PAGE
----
Integrative Thinking - Explained
What is Integrative Thinking?
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What is Integrative Thinking?
Integrative Thinking is a decision-making approach that allows for the development of creative solutions rather than merely choosing the best solution from a list of alternatives.
Integrative thinking seeks to eliminate barriers to creativity (fed by rational analysis) and think of new, not yet explored, ideas by drawing upon:
- gut feelings
Integrative thinking is an alternative to critical or analytical thinking.
What are the Steps in Integrative Thinking?
Martin describes a 4 step decision making approach to come to integrative solutions:
- Salience. At this stage information and variables relevant for the decision have to be considered. When we are modeling, the more variables there are, the more complexity and work is introduced. For this reason quite a few managers arrive at the wrong decisions as they try to reproduce a simplified model of reality to test their decisions. Their attempt to reduce complexity results in the ignorance of certain information and variables which may be relevant for the problem solving. Integrative thinkers suggest instead to embrace complexity and consider as many variables as possible. Managers should not limit their job only to inclusion or exclusion of variables, but establish also relevance of those factors salient for their decision. Relying on their ability to perceive – sensitivity - and on their capacity to compare and contrast – discrimination - they should try to spot and assess salient factors.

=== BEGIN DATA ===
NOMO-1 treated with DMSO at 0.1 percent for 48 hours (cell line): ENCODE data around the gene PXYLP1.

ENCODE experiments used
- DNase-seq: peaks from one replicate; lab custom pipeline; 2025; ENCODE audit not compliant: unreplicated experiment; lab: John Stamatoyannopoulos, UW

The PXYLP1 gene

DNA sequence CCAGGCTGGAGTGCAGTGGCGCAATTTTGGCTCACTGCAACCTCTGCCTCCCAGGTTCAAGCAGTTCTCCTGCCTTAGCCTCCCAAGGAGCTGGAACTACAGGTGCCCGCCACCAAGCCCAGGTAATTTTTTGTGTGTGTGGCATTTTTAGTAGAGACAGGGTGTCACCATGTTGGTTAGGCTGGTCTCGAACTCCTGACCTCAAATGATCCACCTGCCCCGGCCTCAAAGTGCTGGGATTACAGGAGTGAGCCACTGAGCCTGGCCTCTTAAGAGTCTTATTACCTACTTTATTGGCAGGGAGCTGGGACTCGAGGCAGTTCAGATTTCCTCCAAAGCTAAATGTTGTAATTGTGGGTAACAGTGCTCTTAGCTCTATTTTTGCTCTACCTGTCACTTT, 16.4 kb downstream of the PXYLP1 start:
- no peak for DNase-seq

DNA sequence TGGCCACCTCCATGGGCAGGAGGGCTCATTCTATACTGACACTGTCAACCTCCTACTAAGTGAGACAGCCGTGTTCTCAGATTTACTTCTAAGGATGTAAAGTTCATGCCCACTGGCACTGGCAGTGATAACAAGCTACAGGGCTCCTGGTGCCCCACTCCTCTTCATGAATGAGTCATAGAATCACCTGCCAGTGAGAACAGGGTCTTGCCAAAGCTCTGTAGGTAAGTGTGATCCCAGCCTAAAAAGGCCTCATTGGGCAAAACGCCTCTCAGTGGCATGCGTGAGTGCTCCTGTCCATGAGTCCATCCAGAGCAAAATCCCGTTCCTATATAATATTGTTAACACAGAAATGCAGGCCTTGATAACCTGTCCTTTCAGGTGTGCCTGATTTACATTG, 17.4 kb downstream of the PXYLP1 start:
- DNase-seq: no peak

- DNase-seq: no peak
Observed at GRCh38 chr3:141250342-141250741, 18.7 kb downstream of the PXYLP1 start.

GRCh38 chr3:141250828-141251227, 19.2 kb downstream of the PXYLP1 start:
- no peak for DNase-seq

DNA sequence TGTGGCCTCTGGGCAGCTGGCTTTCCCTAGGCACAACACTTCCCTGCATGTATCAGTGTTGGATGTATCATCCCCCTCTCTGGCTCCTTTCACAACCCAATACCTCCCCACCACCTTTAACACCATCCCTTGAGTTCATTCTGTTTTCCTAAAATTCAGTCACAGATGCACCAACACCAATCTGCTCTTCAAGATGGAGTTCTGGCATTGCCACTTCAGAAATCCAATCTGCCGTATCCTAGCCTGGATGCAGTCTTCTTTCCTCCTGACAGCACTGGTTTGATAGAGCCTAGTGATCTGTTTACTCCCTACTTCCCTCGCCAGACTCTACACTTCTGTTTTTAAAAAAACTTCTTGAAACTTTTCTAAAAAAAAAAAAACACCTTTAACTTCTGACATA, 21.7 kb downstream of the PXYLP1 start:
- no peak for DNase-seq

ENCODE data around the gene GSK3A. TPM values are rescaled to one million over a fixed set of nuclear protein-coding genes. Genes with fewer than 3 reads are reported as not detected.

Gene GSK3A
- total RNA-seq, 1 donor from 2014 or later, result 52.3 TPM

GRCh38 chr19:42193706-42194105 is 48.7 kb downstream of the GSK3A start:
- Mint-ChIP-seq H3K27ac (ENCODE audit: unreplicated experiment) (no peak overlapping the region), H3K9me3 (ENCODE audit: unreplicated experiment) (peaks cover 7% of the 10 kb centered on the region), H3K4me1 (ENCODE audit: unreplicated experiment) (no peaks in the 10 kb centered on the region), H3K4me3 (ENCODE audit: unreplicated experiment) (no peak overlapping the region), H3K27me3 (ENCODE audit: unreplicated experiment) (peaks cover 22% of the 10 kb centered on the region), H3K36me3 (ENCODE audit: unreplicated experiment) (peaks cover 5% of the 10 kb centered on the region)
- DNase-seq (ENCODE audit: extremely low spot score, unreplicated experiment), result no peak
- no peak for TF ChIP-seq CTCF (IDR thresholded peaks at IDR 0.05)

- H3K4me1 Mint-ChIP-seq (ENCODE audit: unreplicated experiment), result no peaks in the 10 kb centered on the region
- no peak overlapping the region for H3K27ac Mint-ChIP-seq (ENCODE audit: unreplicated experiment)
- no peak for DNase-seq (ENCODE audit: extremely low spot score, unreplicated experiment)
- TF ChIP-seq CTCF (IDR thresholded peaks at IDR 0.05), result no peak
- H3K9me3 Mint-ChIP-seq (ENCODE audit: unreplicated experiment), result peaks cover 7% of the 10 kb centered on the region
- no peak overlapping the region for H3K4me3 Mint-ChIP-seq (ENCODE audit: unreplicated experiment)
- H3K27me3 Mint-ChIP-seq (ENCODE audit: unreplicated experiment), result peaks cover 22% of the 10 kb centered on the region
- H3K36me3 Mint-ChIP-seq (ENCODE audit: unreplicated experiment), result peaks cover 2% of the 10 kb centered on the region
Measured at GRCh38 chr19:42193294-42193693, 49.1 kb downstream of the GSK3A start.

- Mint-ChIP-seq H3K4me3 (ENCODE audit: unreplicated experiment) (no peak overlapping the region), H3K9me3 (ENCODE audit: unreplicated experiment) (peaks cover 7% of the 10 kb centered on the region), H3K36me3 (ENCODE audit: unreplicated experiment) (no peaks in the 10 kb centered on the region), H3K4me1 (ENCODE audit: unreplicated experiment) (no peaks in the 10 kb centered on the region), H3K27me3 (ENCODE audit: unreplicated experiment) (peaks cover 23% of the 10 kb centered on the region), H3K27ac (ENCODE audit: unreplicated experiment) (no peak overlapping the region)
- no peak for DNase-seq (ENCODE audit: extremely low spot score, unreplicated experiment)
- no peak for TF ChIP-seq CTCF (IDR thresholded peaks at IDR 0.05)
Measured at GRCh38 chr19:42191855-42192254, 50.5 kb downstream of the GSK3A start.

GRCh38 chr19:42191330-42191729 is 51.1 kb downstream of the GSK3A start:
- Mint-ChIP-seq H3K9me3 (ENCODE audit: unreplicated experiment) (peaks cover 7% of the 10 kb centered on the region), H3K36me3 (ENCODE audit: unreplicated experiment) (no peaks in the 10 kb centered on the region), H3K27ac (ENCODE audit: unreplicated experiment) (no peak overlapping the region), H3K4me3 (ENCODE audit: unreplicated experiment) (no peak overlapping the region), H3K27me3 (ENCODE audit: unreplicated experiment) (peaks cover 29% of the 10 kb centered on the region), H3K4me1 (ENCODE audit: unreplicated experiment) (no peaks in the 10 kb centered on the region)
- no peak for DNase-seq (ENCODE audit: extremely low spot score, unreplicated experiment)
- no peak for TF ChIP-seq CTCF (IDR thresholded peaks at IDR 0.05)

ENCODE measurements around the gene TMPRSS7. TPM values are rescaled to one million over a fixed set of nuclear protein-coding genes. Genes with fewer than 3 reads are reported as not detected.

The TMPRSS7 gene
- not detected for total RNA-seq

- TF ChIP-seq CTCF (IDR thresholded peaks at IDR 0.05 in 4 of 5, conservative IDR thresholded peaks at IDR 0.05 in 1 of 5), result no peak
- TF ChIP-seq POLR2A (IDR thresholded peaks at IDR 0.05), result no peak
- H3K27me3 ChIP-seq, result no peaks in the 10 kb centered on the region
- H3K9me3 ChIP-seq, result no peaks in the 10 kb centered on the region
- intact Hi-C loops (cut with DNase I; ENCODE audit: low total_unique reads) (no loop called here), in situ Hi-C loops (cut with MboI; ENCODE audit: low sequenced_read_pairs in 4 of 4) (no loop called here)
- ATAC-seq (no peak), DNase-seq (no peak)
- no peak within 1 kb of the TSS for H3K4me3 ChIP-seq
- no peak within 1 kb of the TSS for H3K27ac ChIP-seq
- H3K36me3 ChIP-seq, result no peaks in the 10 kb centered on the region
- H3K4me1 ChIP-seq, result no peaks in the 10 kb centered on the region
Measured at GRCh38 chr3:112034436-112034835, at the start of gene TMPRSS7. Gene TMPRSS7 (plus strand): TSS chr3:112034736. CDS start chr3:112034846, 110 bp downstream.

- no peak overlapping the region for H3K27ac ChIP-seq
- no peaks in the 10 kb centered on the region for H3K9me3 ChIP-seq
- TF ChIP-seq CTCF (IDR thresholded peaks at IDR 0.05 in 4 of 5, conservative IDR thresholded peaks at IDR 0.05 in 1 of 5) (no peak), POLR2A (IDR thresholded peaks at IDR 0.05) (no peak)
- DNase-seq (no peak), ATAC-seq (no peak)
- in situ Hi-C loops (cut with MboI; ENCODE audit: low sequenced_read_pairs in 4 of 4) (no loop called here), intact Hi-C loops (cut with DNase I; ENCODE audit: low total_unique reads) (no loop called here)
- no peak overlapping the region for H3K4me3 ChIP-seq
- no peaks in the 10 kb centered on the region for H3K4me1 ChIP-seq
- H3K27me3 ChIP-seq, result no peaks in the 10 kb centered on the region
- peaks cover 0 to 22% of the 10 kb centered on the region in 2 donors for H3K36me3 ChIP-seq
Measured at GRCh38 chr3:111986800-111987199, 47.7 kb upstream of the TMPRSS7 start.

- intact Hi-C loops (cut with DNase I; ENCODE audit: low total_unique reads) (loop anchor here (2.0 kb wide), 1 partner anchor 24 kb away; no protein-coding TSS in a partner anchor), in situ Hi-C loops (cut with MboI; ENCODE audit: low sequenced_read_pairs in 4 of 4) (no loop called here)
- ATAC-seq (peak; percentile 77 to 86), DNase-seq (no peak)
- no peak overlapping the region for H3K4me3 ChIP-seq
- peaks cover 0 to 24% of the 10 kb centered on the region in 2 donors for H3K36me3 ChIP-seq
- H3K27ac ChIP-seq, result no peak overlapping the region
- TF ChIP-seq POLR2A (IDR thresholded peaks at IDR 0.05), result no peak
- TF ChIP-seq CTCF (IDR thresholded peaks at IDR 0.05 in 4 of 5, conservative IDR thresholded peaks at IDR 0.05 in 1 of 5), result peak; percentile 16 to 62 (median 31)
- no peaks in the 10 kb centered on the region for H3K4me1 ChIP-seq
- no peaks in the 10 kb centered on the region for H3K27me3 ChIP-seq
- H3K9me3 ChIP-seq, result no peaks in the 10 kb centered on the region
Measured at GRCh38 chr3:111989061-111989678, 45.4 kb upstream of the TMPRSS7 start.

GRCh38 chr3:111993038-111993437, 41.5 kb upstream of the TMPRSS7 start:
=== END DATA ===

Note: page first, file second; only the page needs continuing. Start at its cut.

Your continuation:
- Causality. Attentively explore causal relationships between salient factors for your decision and eventual choices. Do not limit your analysis to linear relationships but extend it to non-linear causality and multidirectional causal relationships. Develop multiple causal models and consider many alternative theories.
- Sequencing or Architecture. At this phase you have to decide what is in and what is out, in terms of elements necessary for a decision and their priorities in a timeline. An approach suggested is similar to that one used by painters: still considering the whole, bring the most relevant parts in the foreground and put the secondary ones in the background. When sequencing try to avoid breaking problems into sub-problems, as it may mean losing some relevant causal relationships indispensable for the whole problem resolution.
- Resolution. At this stage it is very difficult to be not too critical and not to see things as black or white. Many managers fearing complexity try to solve their problems by cutting off parts of them. Integrative thinkers are those who keep the appropriate part of each problem still remaining focused on the whole. This phase of the Integrative Thinking process requires a high tolerance for ambiguity and uncertainty.